• Psychological crime drama, with an emphasis on shows/movies such as Luther, True Detective, Millennium, and film noir. It is also worth noting that two of these walk a fine line of mundane/supernatural.
  • Sherlock Holmes stories such as the original canon, Sherlock, the Clive Merrison audio adaptations, Big Finish’s Holmes stories, and the Jeremy Brett series. With the exception of Sherlock, I feel that these stories get the characters of Sherlock AND Watson right. Sherlock, while still a show I enjoy, has moved from focusing on puzzle boxes to character moments. But this doesn’t mean I dismiss it. I love both characters, Cumberbatch’s Sherlock Holmes and Freeman’s Watson. Thus, Sherlock may appeal to me for different reasons than the other Holmes material. And along these lines, mystery shows and movies that have puzzle boxes are fun, and I resent them if they don’t play fair with the audience or don’t build their puzzles well.
  • Journeys of self-discovery and reality-discovery (or reality-questioning), illuminating human nature in the face of natural or supernatural opposition. Looking through my favorite movies is quite enlightening for this: The Dark Knight (an existential superhero movie that plays with themes of natural forces and transcendence in mythology), Be Kind Rewind (using movies to create community and identity [which I am doing here]), Citizen Kane (what is worth pursuing in life?), The Grey (existential survival in a world that may or may not have meaning), The Good, The Bad, and the Ugly (character who representing aspects of humanity are searching for treasure), Gladiator (a man who stood to gain everything has instead lost it due to the selfish ambition of another), Hellboy 1 &  2 (a character with a specific purpose chooses to go his own way, but struggles with his imposed destiny), Midnight in Paris (a character struggles with his longing for an idealized reality in the face of his actual reality), Pan’s Labyrinth (a young girl learns of a magical realm in which she is a princess while in her mundane life she is the step-daughter of a cruel general), Son of Rambow (finding magic, meaning, and friendship in film), and so on. Sometimes my description of the movie may give more of an indication of myself than the theme of the movie. Like the I Ching, how we interpret the results says more about us than what we interpret.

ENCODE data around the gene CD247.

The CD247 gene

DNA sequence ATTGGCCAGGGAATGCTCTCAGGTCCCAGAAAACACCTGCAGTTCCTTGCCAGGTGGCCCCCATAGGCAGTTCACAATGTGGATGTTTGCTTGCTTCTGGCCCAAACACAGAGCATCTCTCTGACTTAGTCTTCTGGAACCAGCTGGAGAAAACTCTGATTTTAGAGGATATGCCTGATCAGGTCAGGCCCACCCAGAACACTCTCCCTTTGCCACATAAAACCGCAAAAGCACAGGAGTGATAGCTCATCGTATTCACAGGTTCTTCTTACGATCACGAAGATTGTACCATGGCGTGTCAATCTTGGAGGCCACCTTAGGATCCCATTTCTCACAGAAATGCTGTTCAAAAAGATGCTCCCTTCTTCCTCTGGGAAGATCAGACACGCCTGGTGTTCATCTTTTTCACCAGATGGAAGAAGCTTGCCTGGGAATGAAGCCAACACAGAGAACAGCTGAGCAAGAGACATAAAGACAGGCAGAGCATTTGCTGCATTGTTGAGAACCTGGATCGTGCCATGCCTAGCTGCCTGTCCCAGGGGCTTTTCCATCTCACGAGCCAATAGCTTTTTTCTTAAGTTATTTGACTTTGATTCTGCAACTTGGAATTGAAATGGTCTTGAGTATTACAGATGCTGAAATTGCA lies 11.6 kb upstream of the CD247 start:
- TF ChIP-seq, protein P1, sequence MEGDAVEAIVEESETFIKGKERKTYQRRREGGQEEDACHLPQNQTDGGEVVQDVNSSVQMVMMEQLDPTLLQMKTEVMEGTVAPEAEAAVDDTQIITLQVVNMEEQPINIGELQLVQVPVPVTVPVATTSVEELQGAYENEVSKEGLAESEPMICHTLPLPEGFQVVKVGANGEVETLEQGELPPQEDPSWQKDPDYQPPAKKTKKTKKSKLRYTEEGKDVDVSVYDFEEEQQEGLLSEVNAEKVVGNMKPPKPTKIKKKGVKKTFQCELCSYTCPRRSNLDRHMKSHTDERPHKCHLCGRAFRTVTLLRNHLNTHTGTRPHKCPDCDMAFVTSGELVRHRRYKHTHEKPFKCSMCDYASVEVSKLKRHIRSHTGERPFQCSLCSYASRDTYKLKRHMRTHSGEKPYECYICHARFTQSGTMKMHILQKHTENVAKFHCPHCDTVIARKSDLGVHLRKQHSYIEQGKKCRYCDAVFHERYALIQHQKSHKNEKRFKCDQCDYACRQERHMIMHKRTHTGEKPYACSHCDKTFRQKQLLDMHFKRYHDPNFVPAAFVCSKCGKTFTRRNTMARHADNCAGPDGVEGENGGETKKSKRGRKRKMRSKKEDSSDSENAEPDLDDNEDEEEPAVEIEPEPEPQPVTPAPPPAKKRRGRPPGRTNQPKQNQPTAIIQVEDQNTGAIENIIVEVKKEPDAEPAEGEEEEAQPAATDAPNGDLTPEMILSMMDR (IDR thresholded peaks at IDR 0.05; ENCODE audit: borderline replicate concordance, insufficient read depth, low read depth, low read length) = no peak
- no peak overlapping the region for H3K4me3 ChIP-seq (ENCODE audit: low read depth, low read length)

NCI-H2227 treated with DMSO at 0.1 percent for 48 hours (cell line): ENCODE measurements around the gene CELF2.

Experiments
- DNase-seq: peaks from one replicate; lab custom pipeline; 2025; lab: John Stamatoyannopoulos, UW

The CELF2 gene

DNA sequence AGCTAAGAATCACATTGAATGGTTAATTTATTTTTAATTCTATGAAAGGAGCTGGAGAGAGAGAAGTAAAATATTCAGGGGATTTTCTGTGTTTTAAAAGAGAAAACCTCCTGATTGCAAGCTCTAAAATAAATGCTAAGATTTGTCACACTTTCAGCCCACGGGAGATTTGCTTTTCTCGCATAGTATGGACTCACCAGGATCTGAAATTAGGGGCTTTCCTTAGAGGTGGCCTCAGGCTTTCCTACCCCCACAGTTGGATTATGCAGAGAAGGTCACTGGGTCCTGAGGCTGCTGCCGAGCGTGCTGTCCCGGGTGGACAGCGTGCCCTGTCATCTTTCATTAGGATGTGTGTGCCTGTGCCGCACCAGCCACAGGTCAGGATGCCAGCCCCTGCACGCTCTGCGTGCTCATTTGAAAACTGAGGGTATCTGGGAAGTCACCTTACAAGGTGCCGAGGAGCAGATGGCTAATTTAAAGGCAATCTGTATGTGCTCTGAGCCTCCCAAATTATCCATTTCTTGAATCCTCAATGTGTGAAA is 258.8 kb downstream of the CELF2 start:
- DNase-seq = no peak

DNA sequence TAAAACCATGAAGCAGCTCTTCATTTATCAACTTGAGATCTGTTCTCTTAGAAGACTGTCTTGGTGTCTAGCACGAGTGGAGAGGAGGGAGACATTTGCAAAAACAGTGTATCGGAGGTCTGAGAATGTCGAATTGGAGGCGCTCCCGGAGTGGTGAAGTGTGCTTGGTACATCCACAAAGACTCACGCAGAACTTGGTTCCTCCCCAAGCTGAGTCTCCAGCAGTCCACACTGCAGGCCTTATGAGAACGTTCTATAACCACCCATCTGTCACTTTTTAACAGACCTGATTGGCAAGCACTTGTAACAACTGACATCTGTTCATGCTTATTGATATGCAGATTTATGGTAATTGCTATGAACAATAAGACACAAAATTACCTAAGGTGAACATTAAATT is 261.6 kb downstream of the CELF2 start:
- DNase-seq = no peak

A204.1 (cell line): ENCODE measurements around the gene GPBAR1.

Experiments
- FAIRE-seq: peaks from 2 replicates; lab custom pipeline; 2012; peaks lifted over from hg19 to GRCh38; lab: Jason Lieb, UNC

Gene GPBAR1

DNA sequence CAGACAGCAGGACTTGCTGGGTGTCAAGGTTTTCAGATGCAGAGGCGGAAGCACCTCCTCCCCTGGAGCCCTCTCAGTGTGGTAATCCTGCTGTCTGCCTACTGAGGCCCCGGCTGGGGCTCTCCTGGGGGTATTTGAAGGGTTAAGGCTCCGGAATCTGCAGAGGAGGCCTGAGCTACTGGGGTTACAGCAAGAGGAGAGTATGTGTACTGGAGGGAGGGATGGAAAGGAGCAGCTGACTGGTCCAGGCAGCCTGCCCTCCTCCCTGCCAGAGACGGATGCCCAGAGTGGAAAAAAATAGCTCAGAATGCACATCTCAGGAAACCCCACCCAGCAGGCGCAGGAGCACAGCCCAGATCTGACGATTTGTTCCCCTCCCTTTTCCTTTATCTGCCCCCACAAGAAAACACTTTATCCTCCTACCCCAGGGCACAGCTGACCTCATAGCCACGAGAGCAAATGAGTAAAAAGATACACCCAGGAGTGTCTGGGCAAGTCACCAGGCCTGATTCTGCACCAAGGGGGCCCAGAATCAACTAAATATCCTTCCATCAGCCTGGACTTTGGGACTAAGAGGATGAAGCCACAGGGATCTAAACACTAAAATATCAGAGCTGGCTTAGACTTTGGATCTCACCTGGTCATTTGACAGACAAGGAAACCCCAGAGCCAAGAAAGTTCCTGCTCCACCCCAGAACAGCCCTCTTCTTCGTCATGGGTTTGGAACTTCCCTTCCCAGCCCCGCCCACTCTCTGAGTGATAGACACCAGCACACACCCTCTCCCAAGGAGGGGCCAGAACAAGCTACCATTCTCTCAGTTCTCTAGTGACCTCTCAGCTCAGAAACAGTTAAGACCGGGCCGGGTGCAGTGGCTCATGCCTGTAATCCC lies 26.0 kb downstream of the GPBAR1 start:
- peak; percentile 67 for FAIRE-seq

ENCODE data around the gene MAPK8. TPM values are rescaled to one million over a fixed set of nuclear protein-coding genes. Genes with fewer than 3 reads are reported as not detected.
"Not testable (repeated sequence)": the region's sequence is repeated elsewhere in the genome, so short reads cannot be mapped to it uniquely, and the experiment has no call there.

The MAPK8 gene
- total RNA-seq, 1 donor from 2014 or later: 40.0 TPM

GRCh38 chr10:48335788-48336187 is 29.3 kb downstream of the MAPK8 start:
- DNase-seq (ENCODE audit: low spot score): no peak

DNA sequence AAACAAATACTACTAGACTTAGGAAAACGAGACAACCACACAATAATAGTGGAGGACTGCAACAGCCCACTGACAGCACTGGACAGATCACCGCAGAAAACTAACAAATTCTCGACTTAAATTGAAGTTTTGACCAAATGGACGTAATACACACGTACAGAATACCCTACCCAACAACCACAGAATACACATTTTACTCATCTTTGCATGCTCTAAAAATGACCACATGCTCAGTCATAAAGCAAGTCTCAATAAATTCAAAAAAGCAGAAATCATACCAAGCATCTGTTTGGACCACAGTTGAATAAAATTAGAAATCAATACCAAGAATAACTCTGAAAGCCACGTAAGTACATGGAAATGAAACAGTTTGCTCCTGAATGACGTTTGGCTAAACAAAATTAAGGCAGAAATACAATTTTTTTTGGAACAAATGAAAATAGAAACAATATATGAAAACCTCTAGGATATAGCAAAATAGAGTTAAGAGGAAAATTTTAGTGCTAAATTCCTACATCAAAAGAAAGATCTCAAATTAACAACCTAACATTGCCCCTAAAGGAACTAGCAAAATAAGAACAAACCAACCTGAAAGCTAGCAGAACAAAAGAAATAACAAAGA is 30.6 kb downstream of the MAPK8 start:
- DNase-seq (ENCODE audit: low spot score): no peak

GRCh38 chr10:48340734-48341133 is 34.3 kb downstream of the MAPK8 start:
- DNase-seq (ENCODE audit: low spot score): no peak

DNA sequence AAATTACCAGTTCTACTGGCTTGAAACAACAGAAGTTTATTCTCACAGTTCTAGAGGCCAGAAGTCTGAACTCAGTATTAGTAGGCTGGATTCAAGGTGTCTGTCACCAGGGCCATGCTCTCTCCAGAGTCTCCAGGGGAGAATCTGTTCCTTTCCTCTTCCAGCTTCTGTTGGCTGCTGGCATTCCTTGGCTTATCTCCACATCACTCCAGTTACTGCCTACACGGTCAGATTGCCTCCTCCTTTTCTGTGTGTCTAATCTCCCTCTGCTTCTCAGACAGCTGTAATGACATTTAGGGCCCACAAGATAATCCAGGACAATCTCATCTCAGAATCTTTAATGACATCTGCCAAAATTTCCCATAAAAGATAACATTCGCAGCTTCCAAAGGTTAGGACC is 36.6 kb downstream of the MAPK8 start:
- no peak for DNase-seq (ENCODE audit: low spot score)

Looking at my artistic interests, I have concluded that I am someone who struggles with idealized versions of life and realities of life. Sometimes I have difficulty differentiating between what is an unrealistic, idealized existence and what is hope. I am engaged in solving the grand puzzle box of existence, taking pieces of my own experience and weighing evidence from other sources, sifting through information to try to distill a core truth or meaning. I want to follow the evidence where it leads, but I suspect that objective analysis may be impossible since we are constantly ruled by our own emotions, desires, and limited ability to perceive. Thus, it may be necessary to live within a narrative in order to evaluate its validity (we can’t tell you but we can show you). Life may be a combination of experience and reason, and any truth claims that emphasize one over the other may be overselling their merits. In fact, the main lesson I took from 1984, which I read this past year, was not fear of government surveillance and propaganda, but the realization that it is impossible to live outside of a narrative that tells you how to perceive reality. All narratives make claims to ultimate reality; all narratives tell us how to interpret reality. The real task of humanity is to decide which reality we wish to inhabit.